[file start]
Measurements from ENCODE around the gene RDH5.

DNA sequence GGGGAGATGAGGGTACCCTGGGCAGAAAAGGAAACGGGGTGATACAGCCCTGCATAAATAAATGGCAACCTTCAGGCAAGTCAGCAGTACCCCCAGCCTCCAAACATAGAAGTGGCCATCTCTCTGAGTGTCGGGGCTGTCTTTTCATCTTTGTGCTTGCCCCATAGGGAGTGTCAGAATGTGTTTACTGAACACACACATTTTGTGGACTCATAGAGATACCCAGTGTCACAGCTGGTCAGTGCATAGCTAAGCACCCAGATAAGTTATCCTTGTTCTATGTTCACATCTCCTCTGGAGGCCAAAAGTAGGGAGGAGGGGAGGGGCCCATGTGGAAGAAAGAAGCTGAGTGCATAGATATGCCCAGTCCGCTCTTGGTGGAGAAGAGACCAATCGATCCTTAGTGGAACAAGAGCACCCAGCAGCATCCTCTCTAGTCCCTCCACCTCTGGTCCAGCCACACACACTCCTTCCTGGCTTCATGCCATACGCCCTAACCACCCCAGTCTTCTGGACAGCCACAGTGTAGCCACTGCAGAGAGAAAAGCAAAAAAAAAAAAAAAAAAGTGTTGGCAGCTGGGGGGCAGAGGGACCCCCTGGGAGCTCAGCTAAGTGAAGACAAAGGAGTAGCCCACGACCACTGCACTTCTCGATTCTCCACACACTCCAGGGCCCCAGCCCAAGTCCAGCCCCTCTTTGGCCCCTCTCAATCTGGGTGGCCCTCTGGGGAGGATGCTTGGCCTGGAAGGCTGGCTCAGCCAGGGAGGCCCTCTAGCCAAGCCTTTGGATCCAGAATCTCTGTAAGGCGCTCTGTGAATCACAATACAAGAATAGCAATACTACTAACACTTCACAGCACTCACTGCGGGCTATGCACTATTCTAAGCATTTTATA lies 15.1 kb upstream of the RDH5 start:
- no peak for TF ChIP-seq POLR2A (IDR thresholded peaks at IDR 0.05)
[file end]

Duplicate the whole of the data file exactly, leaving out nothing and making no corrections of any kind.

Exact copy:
Measurements from ENCODE around the gene RDH5.

DNA sequence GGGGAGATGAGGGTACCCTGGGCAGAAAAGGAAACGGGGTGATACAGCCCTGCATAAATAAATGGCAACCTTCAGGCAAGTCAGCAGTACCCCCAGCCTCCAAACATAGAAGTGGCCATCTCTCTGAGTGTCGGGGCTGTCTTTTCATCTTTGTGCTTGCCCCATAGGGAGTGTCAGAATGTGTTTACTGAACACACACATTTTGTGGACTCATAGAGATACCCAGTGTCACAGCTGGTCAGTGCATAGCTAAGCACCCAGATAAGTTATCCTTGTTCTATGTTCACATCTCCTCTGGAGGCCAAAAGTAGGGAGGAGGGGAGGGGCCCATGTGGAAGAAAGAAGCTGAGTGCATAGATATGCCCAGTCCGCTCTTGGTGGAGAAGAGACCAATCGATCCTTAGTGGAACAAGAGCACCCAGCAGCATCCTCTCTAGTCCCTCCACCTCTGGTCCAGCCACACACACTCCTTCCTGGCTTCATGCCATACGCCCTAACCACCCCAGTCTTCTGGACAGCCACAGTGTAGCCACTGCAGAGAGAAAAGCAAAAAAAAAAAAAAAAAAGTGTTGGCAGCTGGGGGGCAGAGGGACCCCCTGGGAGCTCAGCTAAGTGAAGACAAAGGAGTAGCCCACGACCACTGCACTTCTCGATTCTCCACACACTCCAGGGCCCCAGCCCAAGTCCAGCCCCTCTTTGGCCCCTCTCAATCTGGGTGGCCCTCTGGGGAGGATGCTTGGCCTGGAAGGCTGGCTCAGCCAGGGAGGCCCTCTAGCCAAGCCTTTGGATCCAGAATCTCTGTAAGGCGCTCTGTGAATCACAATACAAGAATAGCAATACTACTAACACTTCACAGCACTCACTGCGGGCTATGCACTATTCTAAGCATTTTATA lies 15.1 kb upstream of the RDH5 start:
- no peak for TF ChIP-seq POLR2A (IDR thresholded peaks at IDR 0.05)